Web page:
Although most lolita practitioners eschew all connections to Lolita, Vladimir Nabokov's 1955 novel of adult male lust after the enigma of girlish flesh, we might instead consider the coincidence of the name as an example of what Anan calls “imaginative reconfiguration.” As the moniker shōjo is itself used in competing and contradictory ways by foes and friends of the shōjo, so Nabokov's eponymous nymphet has been alternately reckoned with and disavowed by gothic lolitas. Many Japanese lolitas have never heard of Nabokov's book, and tend to be disgusted when they learn what it is about, whereas for Anglophone lolitas the question comes up fairly regularly, and answers range from complete disavowal of any connection between the two uses of “lolita” to rehabilitation of the character of Dolores Haze to emphasize her innocence of the latter connotations of the nymphet as seducing or leading on older men.Footnote 29
Despite Japanese lolitas’ ignorance of the provenance of the name, its excessive semiosis predates the rise of the fashion, since in Japan “Lolita” had already been appended to “the Lolita complex,” typically abbreviated rori-con (ロリコン). Adapted from the title of a 1966 book by Russell Trainer that describes adult men who desire young girls, the term has acute applicability in Japan, where the pornographic imaginary features a particularly large subsection of youth tropes. Despite sharing a name, lolita fashion drastically diverges from typical rori-con aesthetics: standard-issue middle-school uniforms that everyday, status quo, pubescent girls wear, rather than outlandish, fairy-tale frocks. The common denominator, however, seems to lie with a perceived essence, not any visual marker: a shared obsession with the girlish innocence attributed to shōjo or younger girls. Or, to reverse the formulation, as Vera Mackie points out, they both “share common roots in an anxiety about adult female sexuality.”Footnote 30 Pornographic rori-con representations employ youth (middle-school uniforms, not high-school ones) and rape motifs to signify girlish innocence, whereas gothic lolitas preserve innocence by strategically escaping to a different time and place (the past, fantasy Europe) to avoid the threat of defilement. Indeed, the very quotidian banality of rori-con porn tropes suggests a credible reason for girls to want to escape to a delicious fantasy land: when the trappings of daily life, like your required school uniform, have been appropriated into an extensive pornotopia with extensive sadistic overtones for the gratification of older men, you may indeed prefer to escape your everyday milieu. In the shared space of the Internet, linguistic anthropologist Isaac Gagné has even documented alternate phonetic spellings (ロリｲタ and ロリヰタ) that Japanese lolitas have invented in order to avoid unwanted overlaps during Web searches.Footnote 31 In fact, in the decade since Gagné’s article was published, it seems that the shōjo and fashion lolitas have triumphed over the rori-cons, perhaps by popularity or perhaps with governmental and commercial assistance: as of this writing in 2018, even without safe-search functions, basic Google searches for ロリータ turn up all gothic lolitas, not rori-con pornographic sites. On the other hand, lolitas discuss unwanted encounters and both malicious and clueless interactions online and in person, and virtually every Facebook group for lolita fashion is protected by moderators to keep out creeps: those who can't answer a few basic questions demonstrating basic knowledge about the fashion, are barred from joining.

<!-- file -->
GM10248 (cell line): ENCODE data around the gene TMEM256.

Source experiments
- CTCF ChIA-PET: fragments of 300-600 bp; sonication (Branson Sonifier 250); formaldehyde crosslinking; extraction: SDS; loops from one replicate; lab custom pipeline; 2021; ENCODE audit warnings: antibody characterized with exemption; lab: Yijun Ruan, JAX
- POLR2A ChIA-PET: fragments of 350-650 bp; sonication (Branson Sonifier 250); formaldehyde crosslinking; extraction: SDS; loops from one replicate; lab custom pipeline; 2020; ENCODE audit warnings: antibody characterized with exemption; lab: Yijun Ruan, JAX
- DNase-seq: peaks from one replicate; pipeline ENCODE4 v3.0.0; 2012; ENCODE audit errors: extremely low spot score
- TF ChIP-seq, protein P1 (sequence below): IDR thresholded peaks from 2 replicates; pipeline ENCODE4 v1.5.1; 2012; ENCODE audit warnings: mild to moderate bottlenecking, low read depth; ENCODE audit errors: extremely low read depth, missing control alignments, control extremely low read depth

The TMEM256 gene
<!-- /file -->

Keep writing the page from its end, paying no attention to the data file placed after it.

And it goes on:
Shōjo and gothic lolita's “free trade” in fantasies has been facilitated by the free trade in certain cute commodities, an imbrication with commodity capitalism that dilutes or complicates the resistant power of gothic lolita and shōjo more generally by reentangling them with “the real world” at the level of consumerism and marketing. “Cute” and the analogous Japanese aesthetic kawaii bear a special relationship to commerce. Sianne Ngai, for instance, emphasizes the “commodity aesthetic” of cute with Walter Benjamin's description of the commodity's sentimental bent as it “see(s) in everyone the buyer in whose hand and house it wants to nestle.”Footnote 32 That is, cute weaponizes affect and desire to move consumers to consume; cute's affective charge might be said to function as a sort of commodity enchantment Marx described in Capital. Like youth itself, cute dynamically hovers between ephemerality and aura. Frances Richards declares: